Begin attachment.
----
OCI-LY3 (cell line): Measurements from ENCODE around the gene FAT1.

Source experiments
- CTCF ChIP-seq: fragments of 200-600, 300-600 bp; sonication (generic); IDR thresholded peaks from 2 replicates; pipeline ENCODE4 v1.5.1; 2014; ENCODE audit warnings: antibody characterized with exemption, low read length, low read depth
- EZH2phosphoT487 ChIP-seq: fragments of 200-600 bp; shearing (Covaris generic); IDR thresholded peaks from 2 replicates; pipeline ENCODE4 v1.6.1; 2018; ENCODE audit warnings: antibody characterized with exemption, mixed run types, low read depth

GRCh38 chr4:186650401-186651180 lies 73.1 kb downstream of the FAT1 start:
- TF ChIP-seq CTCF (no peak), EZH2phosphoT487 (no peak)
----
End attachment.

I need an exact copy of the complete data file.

OCI-LY3 (cell line): Measurements from ENCODE around the gene FAT1.

Source experiments
- CTCF ChIP-seq: fragments of 200-600, 300-600 bp; sonication (generic); IDR thresholded peaks from 2 replicates; pipeline ENCODE4 v1.5.1; 2014; ENCODE audit warnings: antibody characterized with exemption, low read length, low read depth
- EZH2phosphoT487 ChIP-seq: fragments of 200-600 bp; shearing (Covaris generic); IDR thresholded peaks from 2 replicates; pipeline ENCODE4 v1.6.1; 2018; ENCODE audit warnings: antibody characterized with exemption, mixed run types, low read depth

GRCh38 chr4:186650401-186651180 lies 73.1 kb downstream of the FAT1 start:
- TF ChIP-seq CTCF (no peak), EZH2phosphoT487 (no peak)